Seek the help of a professional stone maintenance contractor for long-term care and maintenance.
Do not use harsh chemicals to clean the stone. Do not use cleaners containing acid such as: vinegar, lemon juice, bathroom cleaners, grout cleaners, abrasive cleaners, or any cleaner with a high alkaline content.Do not use abrasive pads to clean the stone.
Do not use a dirty mop to clean the stone floor. It will stain your floor and grout.
Do not roll heavy loads directly on your floor. The corners of the tile may break. Use plywood or any other material to distribute the weight.
Which method is the best?
The best way to decide on a polishing schedule is to polish the floor and observe how long it takes for the floor to begin to dull. The floor should then be polished and a schedule set up to suit that observed pattern of wear. Over time high traffic areas may become too worn down to polish to a deep shine. When this happens the area should be restored with diamond abrasives to bring back the original clarity and depth.
Our expertise in the industry has shown that coatings (e.g., wax and urethane) are more of a problem than a solution. These coatings prevent the stone from "breathing" and may yellow light colored stones, and the chemicals used for stripping the coatings off can damage the floor. These finishes are no answer to imperfections in a stone floor and in the long run may only exacerbate problems. The best approach is to not use coatings at all.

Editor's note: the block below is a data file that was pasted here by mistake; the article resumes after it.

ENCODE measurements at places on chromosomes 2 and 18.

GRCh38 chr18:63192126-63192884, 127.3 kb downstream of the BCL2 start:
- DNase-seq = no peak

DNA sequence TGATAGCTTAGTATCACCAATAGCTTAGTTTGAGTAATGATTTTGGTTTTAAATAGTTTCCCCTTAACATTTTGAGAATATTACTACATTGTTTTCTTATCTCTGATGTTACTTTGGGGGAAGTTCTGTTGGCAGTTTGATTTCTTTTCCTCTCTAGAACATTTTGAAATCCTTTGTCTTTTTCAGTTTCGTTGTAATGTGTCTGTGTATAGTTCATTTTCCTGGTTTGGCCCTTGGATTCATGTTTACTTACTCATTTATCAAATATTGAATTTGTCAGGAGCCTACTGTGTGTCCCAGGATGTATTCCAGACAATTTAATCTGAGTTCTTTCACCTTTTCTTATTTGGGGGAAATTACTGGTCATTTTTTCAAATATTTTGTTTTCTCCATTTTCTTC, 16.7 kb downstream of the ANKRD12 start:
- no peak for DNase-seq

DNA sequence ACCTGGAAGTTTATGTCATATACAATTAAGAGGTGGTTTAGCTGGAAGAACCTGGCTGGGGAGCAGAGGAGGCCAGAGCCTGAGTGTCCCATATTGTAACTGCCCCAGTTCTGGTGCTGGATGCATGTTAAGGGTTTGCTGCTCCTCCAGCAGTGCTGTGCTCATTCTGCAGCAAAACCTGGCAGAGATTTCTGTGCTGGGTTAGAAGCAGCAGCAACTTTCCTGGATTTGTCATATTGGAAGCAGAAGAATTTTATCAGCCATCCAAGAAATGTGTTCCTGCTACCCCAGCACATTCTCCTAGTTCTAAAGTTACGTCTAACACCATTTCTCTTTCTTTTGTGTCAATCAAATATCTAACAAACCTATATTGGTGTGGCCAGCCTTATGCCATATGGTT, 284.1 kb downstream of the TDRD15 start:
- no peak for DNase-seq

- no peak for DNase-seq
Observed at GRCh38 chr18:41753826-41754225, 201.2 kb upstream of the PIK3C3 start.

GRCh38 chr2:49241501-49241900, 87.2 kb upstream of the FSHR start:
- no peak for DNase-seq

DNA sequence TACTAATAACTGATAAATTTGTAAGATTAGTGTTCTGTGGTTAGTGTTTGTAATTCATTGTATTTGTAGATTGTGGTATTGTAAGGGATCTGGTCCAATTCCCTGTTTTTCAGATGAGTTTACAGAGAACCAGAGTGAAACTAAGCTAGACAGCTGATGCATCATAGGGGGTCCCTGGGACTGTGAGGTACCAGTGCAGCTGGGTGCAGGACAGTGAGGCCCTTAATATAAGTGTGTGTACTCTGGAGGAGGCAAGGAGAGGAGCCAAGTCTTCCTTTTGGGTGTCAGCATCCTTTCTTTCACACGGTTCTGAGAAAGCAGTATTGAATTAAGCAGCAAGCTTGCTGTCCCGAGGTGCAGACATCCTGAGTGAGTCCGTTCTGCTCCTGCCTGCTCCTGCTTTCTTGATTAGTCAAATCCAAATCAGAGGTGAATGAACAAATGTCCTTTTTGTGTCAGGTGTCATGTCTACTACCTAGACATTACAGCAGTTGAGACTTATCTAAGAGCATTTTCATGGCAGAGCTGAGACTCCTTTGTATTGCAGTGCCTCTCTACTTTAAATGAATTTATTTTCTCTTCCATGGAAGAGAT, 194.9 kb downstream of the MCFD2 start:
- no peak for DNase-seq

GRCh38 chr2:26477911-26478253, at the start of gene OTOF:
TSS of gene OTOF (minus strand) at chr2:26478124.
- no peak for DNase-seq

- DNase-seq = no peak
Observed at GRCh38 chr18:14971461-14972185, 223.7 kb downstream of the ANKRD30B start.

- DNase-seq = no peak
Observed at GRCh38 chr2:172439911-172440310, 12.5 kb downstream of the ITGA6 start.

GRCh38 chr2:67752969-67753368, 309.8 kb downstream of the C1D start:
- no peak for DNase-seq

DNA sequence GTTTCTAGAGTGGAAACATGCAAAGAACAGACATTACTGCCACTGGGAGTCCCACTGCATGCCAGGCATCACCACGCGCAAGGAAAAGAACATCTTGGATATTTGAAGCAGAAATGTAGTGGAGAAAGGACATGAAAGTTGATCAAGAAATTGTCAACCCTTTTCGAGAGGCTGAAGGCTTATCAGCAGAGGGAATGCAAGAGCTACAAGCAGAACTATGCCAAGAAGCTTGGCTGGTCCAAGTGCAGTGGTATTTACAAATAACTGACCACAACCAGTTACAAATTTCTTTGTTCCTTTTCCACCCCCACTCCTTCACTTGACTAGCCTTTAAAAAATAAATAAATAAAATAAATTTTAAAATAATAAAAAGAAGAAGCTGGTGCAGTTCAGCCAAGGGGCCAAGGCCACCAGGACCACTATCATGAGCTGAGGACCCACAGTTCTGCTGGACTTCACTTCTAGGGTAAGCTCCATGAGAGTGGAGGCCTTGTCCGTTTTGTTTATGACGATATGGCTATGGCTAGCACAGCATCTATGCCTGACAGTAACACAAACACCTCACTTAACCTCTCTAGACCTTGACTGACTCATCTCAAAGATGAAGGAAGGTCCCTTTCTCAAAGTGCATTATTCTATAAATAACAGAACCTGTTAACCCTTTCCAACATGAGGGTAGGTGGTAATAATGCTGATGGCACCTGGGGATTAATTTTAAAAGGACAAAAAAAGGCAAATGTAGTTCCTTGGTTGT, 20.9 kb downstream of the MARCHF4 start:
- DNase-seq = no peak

The only sure method of polishing all forms of granite floors is by sanding with diamond abrasives and/or polishing powders.
Marble, Limestone & Travertine
Marble, Limestone & Travertine are very effectively treated by all methods, as described on our services page. Diamond abrasives are the best choice if there are minor imperfections in the stone that need to be ground out before restoration.